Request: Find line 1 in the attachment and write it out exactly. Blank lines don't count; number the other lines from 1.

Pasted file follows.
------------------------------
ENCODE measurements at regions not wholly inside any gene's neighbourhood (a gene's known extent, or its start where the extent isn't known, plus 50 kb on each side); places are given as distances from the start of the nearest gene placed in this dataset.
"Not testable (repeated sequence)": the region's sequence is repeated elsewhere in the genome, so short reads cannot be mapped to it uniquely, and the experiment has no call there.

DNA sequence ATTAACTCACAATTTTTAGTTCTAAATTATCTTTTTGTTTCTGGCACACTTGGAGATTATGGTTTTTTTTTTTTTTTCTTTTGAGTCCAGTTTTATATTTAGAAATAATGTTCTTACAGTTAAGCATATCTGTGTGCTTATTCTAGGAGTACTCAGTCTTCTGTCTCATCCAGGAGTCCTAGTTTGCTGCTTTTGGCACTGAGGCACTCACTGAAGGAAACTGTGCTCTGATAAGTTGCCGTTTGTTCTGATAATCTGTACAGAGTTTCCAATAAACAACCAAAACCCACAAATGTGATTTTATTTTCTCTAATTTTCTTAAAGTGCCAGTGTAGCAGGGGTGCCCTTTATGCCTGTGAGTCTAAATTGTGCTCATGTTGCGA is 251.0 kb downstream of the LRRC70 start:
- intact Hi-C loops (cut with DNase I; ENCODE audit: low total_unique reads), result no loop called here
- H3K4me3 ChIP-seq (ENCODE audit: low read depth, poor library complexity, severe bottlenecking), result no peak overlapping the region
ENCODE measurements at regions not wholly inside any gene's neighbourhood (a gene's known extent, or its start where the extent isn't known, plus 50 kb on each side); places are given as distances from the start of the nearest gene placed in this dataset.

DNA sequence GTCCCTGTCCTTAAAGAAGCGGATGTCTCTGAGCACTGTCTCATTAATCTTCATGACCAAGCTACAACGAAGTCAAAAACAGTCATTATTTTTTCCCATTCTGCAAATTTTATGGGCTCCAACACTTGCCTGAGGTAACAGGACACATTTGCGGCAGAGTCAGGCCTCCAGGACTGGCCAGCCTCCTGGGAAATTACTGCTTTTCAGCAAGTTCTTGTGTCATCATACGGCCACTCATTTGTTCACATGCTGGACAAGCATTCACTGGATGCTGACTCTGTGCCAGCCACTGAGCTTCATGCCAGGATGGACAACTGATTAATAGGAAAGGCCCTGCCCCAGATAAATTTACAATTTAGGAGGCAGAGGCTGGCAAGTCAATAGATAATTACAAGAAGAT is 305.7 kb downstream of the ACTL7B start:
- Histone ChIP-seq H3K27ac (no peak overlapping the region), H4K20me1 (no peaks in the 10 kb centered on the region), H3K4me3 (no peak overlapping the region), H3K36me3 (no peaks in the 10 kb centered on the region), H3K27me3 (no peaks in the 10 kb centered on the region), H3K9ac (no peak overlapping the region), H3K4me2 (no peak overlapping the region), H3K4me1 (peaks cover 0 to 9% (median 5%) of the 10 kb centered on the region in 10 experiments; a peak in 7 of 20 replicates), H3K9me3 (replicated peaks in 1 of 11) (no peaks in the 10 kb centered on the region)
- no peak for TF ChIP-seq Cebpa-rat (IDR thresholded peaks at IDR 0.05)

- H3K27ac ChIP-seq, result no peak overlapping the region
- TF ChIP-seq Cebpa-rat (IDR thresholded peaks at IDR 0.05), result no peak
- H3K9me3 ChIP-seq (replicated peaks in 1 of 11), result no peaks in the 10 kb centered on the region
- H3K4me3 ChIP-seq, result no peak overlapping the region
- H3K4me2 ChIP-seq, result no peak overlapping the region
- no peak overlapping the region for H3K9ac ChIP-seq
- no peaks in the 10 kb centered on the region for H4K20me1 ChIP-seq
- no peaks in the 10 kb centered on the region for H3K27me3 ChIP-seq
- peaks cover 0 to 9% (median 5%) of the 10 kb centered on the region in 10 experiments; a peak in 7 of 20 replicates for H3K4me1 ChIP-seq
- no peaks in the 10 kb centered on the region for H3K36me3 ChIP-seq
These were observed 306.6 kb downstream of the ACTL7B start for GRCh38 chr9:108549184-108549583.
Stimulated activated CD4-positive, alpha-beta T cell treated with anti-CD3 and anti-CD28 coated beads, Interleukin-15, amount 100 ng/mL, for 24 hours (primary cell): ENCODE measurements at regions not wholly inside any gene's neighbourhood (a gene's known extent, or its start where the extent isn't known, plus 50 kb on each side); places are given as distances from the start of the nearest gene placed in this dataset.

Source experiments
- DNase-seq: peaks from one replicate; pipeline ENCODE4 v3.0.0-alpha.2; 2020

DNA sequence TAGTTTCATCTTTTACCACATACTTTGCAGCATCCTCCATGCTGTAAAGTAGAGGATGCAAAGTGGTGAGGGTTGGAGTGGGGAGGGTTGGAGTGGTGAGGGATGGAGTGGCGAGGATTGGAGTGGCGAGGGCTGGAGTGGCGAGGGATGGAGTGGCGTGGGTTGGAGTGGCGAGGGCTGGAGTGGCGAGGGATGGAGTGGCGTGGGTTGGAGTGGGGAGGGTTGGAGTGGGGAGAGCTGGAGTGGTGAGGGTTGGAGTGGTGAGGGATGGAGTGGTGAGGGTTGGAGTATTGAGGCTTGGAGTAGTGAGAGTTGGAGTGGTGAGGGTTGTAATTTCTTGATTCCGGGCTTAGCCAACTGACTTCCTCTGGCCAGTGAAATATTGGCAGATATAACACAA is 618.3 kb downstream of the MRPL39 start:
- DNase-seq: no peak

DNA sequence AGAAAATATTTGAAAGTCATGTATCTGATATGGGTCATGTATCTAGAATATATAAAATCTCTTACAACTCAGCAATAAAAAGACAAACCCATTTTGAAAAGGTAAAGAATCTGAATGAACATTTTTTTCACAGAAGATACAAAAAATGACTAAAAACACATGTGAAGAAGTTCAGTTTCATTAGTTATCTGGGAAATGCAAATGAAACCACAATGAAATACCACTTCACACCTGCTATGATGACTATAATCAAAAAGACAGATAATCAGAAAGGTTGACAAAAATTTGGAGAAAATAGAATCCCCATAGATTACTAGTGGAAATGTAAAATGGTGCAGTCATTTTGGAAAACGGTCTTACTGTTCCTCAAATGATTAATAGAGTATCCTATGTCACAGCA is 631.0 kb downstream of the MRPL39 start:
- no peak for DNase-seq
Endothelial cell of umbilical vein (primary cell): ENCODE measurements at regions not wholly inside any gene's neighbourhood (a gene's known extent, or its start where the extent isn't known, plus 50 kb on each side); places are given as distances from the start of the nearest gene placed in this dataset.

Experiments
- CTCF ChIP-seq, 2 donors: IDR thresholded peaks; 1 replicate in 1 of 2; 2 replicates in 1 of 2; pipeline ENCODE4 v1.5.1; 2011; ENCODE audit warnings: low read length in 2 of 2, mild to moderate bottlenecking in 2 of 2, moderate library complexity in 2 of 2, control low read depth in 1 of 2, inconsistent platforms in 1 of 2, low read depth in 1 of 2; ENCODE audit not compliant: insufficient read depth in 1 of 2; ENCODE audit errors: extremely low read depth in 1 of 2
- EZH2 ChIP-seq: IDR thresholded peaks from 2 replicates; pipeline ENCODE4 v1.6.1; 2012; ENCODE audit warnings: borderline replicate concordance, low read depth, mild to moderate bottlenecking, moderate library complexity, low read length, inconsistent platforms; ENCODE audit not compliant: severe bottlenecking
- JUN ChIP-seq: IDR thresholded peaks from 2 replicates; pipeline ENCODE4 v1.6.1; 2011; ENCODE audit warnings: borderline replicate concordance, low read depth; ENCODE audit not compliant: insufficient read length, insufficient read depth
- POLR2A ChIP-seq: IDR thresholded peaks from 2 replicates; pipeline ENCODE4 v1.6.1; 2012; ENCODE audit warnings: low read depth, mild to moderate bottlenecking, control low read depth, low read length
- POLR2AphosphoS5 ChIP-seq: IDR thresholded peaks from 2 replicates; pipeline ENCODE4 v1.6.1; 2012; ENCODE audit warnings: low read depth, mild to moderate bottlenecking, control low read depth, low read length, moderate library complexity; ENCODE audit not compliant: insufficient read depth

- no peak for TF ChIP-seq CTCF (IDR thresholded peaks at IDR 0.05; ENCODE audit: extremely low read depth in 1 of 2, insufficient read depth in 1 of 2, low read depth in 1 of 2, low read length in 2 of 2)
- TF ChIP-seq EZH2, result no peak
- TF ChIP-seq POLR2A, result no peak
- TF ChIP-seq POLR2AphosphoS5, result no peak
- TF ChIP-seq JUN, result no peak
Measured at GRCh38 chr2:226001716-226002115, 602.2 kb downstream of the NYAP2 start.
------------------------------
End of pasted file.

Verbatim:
ENCODE measurements at regions not wholly inside any gene's neighbourhood (a gene's known extent, or its start where the extent isn't known, plus 50 kb on each side); places are given as distances from the start of the nearest gene placed in this dataset.